It is Transport Month in South Africa, when public and private stakeholders reflect on ways to improve South Africa’s transport, which serves a large population by road and rail. The South African National Energy Development Institute (SANEDI) reflects on the rise of electric vehicles (EV).
“SANEDI strives to implement ‘cleaner mobility solutions’, focussed mainly on cities and other niche markets. SANEDI and United Nations Industrial Development Organisation (UNIDO) are collaborating on a Low Carbon Transport Project in South Africa. Together with the dti, we work on the alignment of policies that inform the introduction of alternative modes and alternative energy for transportation,” explains Barry Bredenkamp, General Manager for Energy Efficiency at The South African National Energy Development Institute (SANEDI).
“With the City of Johannesburg and eThekwini Municipality, we support the development of non-motorised transport (NMT) plans and installation of charging infrastructure for EVs. We also support other cities to plan their green transport initiatives and developments and work with the Department of Transport on the NMT and Green Transport strategy documents.
“Together with national government and industry stakeholders, SANEDI and uYilo Electro-Mobility Technology Innovation Programme have been instrumental in establishing the Electric Vehicle Industry Association (EVIA) uYilo has also invested millions of Rands in support of local public charging infrastructure technologies, through its uYilo Kick-Start Fund.”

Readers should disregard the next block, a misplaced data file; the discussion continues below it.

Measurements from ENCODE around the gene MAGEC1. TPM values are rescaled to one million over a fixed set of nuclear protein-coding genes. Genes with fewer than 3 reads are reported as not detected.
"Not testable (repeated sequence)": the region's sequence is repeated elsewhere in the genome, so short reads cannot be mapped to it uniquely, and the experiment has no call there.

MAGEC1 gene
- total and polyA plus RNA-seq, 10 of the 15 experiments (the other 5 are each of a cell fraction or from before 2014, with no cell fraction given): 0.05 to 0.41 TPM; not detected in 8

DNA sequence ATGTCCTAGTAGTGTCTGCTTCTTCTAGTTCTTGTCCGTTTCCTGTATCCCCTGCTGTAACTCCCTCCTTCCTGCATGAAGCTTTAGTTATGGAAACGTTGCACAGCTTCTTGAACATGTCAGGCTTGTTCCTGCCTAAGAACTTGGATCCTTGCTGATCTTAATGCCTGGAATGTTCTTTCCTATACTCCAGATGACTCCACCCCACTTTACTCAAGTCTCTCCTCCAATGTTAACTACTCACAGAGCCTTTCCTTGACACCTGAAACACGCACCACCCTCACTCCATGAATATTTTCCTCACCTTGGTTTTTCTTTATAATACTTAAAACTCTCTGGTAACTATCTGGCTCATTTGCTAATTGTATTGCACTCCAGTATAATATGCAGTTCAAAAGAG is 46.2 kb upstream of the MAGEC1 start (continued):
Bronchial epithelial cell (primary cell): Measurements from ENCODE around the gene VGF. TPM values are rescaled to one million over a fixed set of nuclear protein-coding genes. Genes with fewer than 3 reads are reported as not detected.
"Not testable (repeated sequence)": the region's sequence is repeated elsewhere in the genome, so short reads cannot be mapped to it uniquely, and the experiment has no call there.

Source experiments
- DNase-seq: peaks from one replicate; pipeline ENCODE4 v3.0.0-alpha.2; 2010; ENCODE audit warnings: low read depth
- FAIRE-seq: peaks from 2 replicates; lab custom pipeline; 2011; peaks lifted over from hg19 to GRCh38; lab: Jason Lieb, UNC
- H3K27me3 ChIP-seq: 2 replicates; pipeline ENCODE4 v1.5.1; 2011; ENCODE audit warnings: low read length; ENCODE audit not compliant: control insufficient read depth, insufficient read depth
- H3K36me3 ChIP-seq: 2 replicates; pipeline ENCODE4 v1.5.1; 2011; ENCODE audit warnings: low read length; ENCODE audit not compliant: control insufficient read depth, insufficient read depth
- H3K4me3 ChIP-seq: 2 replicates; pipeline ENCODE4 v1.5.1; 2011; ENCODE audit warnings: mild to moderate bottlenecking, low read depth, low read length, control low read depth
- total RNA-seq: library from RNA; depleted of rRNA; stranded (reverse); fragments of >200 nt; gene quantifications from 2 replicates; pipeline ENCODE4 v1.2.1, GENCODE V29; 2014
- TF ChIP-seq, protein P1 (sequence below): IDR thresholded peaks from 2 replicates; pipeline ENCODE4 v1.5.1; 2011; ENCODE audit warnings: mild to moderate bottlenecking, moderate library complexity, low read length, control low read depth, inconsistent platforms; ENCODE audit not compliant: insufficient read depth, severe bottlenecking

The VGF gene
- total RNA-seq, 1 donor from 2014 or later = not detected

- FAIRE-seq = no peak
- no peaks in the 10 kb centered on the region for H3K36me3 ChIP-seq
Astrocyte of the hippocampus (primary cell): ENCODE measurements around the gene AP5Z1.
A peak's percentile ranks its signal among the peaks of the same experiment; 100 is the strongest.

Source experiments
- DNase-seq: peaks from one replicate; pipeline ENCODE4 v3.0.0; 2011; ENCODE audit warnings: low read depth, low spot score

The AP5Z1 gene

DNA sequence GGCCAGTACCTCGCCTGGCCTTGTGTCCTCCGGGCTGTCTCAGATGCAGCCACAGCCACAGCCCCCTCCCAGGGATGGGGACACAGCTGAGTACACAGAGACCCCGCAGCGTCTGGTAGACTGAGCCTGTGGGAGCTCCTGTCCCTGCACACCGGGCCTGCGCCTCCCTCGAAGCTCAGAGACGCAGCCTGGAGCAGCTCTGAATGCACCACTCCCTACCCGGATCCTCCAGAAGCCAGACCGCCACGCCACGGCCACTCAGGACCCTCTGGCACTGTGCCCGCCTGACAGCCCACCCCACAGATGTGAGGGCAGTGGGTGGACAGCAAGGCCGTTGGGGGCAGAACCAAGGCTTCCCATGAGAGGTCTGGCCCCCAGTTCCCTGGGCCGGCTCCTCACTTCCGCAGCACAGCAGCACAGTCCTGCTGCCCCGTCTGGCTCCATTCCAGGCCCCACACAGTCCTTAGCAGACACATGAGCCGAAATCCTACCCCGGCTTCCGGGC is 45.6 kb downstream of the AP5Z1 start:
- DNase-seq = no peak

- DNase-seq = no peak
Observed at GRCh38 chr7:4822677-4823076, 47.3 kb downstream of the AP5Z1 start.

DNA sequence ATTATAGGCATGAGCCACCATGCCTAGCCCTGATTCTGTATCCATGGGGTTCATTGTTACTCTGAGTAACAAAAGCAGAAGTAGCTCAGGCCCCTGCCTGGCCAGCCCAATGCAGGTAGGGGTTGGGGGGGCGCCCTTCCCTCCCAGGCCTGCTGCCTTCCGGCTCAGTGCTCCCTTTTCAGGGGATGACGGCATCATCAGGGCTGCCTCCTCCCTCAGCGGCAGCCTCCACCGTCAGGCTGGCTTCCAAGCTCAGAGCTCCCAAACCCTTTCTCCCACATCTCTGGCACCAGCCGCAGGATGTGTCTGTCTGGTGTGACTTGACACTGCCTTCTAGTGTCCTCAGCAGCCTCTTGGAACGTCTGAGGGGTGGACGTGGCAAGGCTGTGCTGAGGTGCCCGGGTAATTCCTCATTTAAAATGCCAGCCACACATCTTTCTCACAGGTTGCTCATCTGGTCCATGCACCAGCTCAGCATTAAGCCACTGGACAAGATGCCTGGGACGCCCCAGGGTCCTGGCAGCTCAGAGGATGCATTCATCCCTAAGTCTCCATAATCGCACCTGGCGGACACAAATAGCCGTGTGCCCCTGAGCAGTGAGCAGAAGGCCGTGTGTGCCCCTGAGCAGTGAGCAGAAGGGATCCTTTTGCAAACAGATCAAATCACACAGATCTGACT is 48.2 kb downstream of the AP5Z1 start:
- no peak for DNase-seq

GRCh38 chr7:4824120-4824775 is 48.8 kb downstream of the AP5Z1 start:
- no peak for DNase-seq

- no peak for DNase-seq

EV usage increases slowly
Around 1 000 EVs have been sold in South Africa to date, indicating a 167% increase since January 2018. However, the pace is much slower than in other parts of the globe.In 2018, around 1.6 million EVs were sold in the US, Europe and China collectively. China is the world’s leader in EVs, according to the International Energy Agency (IEA). The China Association of Automotive Manufacturers stated in April 2019 that its sales of battery electric vehicles had risen 83% on a year-on-year basis. Sales of plug-in hybrid vehicles had risen 91% over the same period.
Research firm TrendForce predicts in the Global Automotive Market Decode for Q1 report that electric vehicle shipments will reach 5.15 million in 2019, representing year-on-year growth of 28%.
“Public transport is a necessary and unavoidable expense for 40% of South Africa’s commuters, as they are unable to afford private transport. This compares to 38% who use a private vehicle, 21% who walk and 1% who use other forms of transport.Overall, 67% of those who utilise public transport choose to use minibus taxis, 20% use buses and 13% use the trains; 70% of learners and 68% of workers use minibus taxis to commute.
“The Department of Transport’s Green Transport Strategy 2018-2050 has ten pillars that define exactly what needs to be done. The strategy is placed under Integrated Transport Planning because benefits will be integrated. One pillar suggests using alternative fuel sources where possible, for example compressed natural gas (CNG), which is already being used in South African buses and has been tried in Gauteng taxis. There is also the electric vehicles (EVs) concept, which is divided into two: there are full electric vehicles and hybrid vehicles.”
“When one considers that the South African trains transport around 800 000 commuter trips daily, buses transport about 1 million commuters a day, BRT 120 000 a day and minibus taxis do over 15 million commuter trips daily, the need for green mobility solutions is critical,” concludes Bredenkamp.